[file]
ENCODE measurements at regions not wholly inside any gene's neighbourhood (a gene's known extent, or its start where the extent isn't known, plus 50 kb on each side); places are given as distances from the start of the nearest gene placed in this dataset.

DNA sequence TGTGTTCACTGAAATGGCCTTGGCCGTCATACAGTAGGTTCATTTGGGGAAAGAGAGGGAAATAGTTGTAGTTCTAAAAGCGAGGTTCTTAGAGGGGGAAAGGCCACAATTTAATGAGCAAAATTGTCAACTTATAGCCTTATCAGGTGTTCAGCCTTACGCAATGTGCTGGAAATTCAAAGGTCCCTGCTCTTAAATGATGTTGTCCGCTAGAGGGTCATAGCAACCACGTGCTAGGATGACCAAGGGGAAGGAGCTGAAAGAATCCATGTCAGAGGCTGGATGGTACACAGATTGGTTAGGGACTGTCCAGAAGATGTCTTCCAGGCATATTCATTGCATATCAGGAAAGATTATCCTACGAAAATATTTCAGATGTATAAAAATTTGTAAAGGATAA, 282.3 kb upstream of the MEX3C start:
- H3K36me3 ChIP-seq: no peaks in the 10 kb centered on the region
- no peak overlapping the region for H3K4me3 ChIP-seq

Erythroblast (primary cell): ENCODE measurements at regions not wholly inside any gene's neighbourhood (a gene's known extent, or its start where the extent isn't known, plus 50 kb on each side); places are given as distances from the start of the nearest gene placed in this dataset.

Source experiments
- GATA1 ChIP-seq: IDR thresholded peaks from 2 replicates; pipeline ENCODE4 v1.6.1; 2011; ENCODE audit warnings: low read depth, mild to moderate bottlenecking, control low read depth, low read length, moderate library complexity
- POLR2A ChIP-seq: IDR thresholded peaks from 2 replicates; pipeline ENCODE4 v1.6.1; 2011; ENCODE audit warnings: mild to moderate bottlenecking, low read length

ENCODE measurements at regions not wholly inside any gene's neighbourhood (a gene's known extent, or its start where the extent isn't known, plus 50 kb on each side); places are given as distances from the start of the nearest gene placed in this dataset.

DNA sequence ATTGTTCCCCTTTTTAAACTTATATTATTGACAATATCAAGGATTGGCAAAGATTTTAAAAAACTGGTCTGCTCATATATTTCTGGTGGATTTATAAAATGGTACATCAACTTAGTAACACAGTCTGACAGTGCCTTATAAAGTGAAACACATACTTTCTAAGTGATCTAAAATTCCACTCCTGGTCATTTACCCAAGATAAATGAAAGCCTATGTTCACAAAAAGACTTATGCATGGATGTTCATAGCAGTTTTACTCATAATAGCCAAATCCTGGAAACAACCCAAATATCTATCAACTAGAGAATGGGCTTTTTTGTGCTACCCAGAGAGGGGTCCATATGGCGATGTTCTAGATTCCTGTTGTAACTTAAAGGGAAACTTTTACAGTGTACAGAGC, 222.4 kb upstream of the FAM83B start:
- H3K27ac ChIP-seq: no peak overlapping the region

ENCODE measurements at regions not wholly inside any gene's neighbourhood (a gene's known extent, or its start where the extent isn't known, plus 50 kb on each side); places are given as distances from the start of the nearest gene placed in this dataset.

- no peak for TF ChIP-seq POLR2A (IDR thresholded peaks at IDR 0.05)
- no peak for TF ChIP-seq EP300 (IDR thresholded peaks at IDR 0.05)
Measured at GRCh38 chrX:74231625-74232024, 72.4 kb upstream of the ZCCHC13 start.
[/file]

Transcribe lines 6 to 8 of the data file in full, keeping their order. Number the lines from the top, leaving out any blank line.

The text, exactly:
Source experiments
- GATA1 ChIP-seq: IDR thresholded peaks from 2 replicates; pipeline ENCODE4 v1.6.1; 2011; ENCODE audit warnings: low read depth, mild to moderate bottlenecking, control low read depth, low read length, moderate library complexity
- POLR2A ChIP-seq: IDR thresholded peaks from 2 replicates; pipeline ENCODE4 v1.6.1; 2011; ENCODE audit warnings: mild to moderate bottlenecking, low read length